This September, Harbourfront Centre rolled out the 2017/18 season of NextSteps: Canada’s Contemporary Dance Series, which features companies and artists from across the country. The sixth season premiered with The Apology Project, an interarts work produced in association with Toronto’s pounds per square inch performance (lbs/sq”). The performance examines the bitter tensions between oppressor and oppressed, citing shame as the root cause of violence and suggesting embodied action, rather than language, as means to reconciliation.
Artistic Director of lbs/sq” and Dora Award-winning performer Gerry Trentham has led The Apology Project through more than seven years of experimentation and collaboration. With the assistant direction of Diane Roberts, Trentham called upon American mixed-media artist Kaersten Colvin-Woodruff to help him conceive a space for art objects and the performative to coexist. Additionally, Toronto filmmaker Valerie Buhagiar was commissioned to create a set of film projections. “In my work,” Trentham told The Dance Current, “I try not to have one art form in service to another.”
It is clear that Trentham and Colvin-Woodruff exhibit a shared interest in renegotiating how their respective communities’ art is presented. For them, it is a personal approach: Trentham grew up gay in rural Alberta, and Colvin-Woodruff is a woman of mixed Native-American, African-American and European ancestries who was raised in a predominately white neighbourhood of New Jersey. The resulting installation is composed, in part, of a weighty swinging pendulum, a body cast modelled after colonial armour and a feather-adorned chandelier, which serves to challenge the commonly held assumption and projection of what constitutes First Nations imagery.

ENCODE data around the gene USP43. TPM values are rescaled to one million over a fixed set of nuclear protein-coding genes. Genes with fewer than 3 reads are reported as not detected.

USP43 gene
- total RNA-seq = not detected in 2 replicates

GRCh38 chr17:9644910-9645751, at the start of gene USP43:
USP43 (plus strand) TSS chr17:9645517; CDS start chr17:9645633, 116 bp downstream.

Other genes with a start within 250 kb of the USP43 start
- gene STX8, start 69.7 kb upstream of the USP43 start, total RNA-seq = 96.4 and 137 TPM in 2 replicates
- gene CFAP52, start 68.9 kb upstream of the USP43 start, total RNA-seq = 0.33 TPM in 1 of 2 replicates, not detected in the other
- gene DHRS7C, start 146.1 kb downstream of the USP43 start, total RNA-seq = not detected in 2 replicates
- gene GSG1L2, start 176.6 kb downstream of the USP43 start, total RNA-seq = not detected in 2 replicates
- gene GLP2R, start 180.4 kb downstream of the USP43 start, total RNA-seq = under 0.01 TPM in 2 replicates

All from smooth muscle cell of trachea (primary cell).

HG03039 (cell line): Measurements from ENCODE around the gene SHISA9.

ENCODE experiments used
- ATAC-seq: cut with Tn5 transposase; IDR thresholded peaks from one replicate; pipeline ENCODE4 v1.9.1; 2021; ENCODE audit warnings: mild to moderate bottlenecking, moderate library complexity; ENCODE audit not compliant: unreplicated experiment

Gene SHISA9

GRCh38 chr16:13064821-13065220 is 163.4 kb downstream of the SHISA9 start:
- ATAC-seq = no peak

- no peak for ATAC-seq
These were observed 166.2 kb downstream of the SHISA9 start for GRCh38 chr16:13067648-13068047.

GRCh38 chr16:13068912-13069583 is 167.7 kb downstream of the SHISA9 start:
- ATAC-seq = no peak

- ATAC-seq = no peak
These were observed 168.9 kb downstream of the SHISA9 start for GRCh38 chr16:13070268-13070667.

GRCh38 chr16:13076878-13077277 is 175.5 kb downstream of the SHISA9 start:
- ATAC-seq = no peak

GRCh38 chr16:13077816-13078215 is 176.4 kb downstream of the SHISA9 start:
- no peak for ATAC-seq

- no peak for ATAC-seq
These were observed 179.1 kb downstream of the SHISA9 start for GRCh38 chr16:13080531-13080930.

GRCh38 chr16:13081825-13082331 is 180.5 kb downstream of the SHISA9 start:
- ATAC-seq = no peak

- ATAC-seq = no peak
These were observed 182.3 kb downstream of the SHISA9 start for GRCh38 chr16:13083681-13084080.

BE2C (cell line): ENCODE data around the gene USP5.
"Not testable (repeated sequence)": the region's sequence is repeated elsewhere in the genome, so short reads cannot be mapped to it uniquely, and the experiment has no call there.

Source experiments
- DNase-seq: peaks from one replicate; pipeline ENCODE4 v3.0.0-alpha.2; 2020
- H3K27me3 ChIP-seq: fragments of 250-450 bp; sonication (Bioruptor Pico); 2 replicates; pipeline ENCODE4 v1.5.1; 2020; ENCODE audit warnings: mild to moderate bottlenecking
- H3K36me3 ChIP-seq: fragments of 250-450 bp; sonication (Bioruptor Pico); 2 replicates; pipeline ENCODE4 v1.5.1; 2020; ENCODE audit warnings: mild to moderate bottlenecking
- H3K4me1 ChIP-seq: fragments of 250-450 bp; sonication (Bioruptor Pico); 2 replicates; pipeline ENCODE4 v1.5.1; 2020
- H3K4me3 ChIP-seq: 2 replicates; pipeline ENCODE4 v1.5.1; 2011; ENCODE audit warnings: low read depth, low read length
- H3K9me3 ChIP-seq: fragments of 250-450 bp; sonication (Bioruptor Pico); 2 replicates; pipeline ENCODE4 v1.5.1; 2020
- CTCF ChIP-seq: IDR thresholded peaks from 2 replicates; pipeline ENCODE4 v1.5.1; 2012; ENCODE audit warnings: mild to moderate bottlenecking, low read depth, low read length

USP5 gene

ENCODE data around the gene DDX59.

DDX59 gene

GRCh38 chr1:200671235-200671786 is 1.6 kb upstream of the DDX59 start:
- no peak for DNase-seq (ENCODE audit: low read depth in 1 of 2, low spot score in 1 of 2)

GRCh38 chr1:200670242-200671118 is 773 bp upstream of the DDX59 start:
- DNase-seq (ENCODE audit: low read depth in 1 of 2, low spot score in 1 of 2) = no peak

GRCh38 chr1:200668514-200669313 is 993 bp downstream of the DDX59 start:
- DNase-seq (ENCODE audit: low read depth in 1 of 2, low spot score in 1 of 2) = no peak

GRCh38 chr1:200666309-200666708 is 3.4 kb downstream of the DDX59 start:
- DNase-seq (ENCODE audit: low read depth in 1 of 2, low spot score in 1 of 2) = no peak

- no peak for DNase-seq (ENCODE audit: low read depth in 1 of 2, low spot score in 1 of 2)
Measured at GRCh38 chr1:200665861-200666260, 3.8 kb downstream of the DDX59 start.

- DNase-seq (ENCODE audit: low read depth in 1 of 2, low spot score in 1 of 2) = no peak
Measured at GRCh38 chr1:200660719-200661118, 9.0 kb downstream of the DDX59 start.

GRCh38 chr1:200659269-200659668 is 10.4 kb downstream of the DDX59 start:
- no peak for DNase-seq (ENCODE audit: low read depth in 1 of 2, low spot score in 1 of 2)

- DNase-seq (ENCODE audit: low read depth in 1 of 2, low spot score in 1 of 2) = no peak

The evening also challenged notions of plurality as it relates to language. Trentham’s co-performer, Kevin A. Ormsby, shared with The Dance Current that in colonial landscapes “language is problematic and we need to find ways of communicating our alliances.” He gave the example of our bilingual status as problematic, explaining, “In this country, we have to move beyond the apology of French and English and realize it is now a multilingual country.”
Trentham admits he initially conceived the project as a solo performance but made the decision to bring Ormsby, a Toronto-based dancer and choreographer, on board. The decision, he says, was essential for the work’s development and presentation. Experiments with butoh technique helped guide the pair toward an effective embodiment of fear and shame. The acts of hanging and falling came to simultaneously represent the root of an oppressor’s tyranny and an oppressed legacy.
The performance begins with a demand posed robustly to the audience. It goes like this: Let’s play a little game. Pick a colour, any colour, and put it in your mind. Do you have it precisely in your head? Very clear, very precise. Are you ready? Describe it to me. Okay let’s all get that colour in our minds, all together. You know the drill. Great! You have it, you all have it. You realize no one will ever see or know what you see. We will never see all the same colour. Never. No one.
By the work’s close, an earnest shift is apparent. Colonized bodies are less bound by shame and fear, and the notions of apology and forgiveness come to hold no meaning. “In the piece, we transform from more language and words to very little at the end because there’s nothing to really be said; there’s only something to do,” Trentham says. “We also end at the beginning. That last disturbing image is where Kevin and I are starting again, seeing what happens now.”